We don’t know how much time passed between the events of chapter one and chapter two, but this is an astounding freefall into loss. Surely Job would accept the fact that he was a victim now, right? Not only was he destitute, but his children were gone. On top of all that loss, now he has some kind of sores from his feet to his head. When Job’s wife encouraged him to “curse God and die,” Job continued to offer praise.

Job 2:10 (ESV)
But he said to her, “You speak as one of the foolish women would speak. Shall we receive good from God, and shall we not receive evil?” In all this Job did not sin with his lips.

Over the course of about 30 chapters, Job’s three friends come and try to change his perception. They blamed him for his situation and urged Job to dive into a pool of self-pity. Job, who continued to defend himself and his commitment to God also continued to vocalize his faith in God as the source of all things good.

How was Job able to continue praising God in the middle of complete loss? Because Job refused to let himself become a victim of his circumstances. Near the end of the story of Job, he makes a powerful declaration:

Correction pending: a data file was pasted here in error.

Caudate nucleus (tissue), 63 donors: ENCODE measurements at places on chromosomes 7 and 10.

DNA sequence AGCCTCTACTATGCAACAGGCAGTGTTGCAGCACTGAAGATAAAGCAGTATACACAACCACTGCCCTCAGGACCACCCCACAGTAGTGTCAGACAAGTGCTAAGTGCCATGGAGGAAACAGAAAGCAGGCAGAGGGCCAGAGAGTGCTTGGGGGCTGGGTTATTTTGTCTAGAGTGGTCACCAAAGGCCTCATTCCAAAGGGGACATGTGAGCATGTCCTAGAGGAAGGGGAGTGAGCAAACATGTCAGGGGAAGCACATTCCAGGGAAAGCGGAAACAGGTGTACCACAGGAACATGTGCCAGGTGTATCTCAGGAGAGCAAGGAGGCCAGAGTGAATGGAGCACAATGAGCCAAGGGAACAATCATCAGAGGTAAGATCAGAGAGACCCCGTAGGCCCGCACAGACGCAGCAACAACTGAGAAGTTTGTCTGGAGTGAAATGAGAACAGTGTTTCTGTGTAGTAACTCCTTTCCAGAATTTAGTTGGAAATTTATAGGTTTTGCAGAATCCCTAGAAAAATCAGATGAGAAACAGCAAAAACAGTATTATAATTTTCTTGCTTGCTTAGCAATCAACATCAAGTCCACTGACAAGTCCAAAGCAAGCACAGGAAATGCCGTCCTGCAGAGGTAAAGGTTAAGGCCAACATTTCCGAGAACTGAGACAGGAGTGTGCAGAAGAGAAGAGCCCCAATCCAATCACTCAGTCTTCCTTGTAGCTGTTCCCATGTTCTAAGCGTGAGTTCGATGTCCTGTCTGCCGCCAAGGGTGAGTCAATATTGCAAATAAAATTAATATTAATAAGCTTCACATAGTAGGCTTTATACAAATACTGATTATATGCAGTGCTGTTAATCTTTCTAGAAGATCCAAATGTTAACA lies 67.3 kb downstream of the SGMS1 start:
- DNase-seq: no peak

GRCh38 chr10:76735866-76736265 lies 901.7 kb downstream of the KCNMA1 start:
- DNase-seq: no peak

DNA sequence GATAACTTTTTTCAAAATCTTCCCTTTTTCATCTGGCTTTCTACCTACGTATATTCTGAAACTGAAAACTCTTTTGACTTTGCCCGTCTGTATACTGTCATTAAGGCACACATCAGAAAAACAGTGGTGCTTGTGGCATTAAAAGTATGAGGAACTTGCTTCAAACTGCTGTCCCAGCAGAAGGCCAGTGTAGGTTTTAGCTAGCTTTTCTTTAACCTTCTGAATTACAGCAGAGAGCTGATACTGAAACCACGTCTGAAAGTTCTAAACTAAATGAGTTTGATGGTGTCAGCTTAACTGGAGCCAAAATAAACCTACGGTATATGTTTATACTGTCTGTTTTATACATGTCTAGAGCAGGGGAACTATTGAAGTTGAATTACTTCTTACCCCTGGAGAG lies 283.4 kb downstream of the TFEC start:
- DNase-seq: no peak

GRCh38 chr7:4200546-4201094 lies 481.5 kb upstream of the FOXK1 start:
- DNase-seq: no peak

Job 42:2 (ESV)
I know that you can do all things, and that no purpose of yours can be thwarted.

Job knew that he wasn’t a victim because of his relationship with God. God was pleased with Job’s faithfulness so much that He blessed Job with ten more children. Additionally, the book of Job closes with the fact that Job wound up with twice as much livestock as he had at the beginning of the book.

Job 42:16-17 (ESV)
And after this Job lived 140 years, and saw his sons, and his sons’ sons, four generations. And Job died, and old man, and full of days.

How was Job able to remain a victor in the face of his perceived victimhood? The same way that we are. Paul said in the verse we read at the beginning that God’s love for us is our glorious victory over everything. When we are faced with what seems like total devastation, we can maintain a victorious mindset because God’s love for us is our victory over everything! You aren’t a victim, you’re more than a conqueror. Embrace your victory, child of God.

A Closing Prayer:
God, only you know the depth of the pain that I’m feeling. However, I don’t want to approach this pain from a place of victimhood. Instead, help me to focus on Your love for me. Help me to embrace the victory that comes from Your love. In Christ’s name, Amen.